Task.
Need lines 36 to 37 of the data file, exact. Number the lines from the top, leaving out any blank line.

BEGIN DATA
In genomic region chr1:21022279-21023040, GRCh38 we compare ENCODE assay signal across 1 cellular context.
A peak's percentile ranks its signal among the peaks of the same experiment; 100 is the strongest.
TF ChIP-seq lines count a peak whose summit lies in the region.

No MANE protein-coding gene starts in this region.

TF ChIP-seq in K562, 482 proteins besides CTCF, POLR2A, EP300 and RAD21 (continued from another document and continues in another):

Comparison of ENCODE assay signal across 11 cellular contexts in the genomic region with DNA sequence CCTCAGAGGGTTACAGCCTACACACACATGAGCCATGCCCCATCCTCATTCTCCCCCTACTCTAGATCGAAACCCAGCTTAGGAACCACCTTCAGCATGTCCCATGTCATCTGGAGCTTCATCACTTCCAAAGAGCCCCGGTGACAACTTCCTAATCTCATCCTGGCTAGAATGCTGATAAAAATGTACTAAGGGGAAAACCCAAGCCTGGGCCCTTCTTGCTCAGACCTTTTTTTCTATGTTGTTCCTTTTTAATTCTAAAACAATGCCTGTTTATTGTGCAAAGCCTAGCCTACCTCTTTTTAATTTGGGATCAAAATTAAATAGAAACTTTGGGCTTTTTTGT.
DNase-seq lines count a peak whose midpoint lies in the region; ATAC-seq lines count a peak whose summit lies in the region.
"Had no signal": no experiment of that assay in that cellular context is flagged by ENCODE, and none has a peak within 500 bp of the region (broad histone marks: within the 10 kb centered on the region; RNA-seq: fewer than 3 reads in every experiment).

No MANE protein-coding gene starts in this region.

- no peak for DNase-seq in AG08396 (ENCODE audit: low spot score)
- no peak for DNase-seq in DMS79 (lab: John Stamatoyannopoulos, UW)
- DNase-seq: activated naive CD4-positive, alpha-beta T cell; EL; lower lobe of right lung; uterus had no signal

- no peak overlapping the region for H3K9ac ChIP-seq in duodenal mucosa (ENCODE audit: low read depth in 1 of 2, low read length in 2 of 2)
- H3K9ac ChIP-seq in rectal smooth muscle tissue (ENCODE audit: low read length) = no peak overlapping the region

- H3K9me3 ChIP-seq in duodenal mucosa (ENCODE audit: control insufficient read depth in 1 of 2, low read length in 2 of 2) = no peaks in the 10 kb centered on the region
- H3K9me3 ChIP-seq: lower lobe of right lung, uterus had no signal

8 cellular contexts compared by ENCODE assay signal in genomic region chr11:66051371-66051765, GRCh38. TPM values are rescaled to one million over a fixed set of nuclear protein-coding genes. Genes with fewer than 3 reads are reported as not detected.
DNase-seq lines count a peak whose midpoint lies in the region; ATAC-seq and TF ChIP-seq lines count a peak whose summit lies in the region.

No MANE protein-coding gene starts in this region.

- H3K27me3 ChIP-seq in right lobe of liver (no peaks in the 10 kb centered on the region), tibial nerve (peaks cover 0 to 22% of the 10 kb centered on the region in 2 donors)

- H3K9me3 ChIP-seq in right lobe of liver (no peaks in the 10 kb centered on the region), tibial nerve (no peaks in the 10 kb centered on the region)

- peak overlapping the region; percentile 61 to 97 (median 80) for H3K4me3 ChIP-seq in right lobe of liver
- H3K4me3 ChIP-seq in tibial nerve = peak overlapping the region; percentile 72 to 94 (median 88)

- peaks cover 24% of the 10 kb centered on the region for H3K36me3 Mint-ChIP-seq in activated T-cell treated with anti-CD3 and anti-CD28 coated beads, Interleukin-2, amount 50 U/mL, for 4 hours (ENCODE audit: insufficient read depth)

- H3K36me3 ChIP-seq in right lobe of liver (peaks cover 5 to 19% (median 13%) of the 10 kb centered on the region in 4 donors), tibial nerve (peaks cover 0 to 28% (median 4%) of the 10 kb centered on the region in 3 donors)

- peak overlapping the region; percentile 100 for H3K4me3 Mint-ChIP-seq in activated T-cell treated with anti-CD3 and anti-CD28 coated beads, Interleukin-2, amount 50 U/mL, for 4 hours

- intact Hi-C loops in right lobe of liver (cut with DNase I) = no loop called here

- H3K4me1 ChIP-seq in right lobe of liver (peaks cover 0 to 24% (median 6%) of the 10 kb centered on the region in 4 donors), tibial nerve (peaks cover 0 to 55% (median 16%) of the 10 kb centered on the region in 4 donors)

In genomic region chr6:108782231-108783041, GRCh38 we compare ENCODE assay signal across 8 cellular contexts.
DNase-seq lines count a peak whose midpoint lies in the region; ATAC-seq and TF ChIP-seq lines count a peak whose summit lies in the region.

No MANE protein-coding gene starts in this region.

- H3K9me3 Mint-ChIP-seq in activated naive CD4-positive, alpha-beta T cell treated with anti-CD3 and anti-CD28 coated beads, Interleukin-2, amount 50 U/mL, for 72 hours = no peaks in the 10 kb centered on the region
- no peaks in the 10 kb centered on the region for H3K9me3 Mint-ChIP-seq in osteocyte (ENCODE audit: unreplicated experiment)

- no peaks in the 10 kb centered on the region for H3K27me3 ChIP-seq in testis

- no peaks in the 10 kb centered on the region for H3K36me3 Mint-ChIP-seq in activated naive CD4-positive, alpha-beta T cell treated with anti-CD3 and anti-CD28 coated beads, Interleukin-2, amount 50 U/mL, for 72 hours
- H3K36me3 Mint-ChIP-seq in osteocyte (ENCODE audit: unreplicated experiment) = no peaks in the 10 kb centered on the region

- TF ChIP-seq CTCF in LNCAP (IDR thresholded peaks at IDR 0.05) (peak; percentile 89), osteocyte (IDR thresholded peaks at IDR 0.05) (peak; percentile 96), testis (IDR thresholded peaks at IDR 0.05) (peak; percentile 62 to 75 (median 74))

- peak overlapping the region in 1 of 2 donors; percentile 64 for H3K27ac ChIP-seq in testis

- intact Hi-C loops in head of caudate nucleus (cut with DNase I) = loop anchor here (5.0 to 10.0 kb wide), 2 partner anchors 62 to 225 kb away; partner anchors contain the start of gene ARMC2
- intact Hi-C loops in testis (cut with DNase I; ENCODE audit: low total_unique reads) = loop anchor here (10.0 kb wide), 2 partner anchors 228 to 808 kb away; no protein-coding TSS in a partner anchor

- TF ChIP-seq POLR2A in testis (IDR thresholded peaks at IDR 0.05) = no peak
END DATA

- H3K36me3 Mint-ChIP-seq in osteocyte (ENCODE audit: unreplicated experiment) = no peaks in the 10 kb centered on the region

- TF ChIP-seq CTCF in LNCAP (IDR thresholded peaks at IDR 0.05) (peak; percentile 89), osteocyte (IDR thresholded peaks at IDR 0.05) (peak; percentile 96), testis (IDR thresholded peaks at IDR 0.05) (peak; percentile 62 to 75 (median 74))